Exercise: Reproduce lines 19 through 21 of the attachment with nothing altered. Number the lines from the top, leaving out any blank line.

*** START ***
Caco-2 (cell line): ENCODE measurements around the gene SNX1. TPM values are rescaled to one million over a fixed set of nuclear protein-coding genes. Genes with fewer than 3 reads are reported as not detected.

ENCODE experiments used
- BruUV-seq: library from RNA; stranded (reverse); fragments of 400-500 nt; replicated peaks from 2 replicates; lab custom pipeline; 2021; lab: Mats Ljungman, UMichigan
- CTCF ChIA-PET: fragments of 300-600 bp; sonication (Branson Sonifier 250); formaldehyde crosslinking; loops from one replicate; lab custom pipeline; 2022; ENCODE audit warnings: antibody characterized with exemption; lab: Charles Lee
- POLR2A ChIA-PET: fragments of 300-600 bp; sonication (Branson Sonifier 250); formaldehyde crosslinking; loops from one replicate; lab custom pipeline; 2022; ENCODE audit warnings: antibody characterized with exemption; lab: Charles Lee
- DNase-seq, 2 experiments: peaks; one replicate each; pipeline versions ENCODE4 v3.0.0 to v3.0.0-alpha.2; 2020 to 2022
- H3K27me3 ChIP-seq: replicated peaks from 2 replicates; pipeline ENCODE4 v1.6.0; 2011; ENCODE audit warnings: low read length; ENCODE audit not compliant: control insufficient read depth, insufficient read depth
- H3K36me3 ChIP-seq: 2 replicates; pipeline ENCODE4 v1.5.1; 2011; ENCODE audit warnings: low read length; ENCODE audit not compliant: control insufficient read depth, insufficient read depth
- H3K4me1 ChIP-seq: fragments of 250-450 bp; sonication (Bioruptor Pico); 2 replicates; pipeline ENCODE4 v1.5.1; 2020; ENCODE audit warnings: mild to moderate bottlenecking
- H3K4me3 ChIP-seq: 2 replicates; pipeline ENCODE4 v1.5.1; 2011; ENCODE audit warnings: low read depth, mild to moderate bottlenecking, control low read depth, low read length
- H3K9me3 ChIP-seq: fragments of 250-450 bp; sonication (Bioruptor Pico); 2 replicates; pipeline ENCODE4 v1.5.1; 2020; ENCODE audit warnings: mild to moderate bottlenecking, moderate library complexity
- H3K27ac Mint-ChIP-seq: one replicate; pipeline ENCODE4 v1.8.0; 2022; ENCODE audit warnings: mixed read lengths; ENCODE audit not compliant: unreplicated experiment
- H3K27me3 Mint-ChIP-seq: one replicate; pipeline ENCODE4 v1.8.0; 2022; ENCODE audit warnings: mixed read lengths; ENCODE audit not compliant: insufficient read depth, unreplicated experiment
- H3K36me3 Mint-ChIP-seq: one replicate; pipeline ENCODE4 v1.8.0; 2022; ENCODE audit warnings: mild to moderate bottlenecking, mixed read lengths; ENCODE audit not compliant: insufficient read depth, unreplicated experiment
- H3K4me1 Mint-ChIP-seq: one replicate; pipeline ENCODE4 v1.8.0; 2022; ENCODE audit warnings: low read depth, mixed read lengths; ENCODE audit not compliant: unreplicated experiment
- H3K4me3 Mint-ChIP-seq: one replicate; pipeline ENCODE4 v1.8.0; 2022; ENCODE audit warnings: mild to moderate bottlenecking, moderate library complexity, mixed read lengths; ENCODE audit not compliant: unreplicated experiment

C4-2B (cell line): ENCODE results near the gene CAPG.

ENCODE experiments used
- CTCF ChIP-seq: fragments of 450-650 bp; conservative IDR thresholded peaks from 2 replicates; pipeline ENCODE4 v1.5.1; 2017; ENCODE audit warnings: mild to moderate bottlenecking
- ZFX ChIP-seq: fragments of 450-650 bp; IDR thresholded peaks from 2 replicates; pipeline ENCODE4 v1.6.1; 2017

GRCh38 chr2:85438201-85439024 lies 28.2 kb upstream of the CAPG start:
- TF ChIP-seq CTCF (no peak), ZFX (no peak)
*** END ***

- CTCF ChIP-seq: fragments of 450-650 bp; conservative IDR thresholded peaks from 2 replicates; pipeline ENCODE4 v1.5.1; 2017; ENCODE audit warnings: mild to moderate bottlenecking
- ZFX ChIP-seq: fragments of 450-650 bp; IDR thresholded peaks from 2 replicates; pipeline ENCODE4 v1.6.1; 2017

GRCh38 chr2:85438201-85439024 lies 28.2 kb upstream of the CAPG start: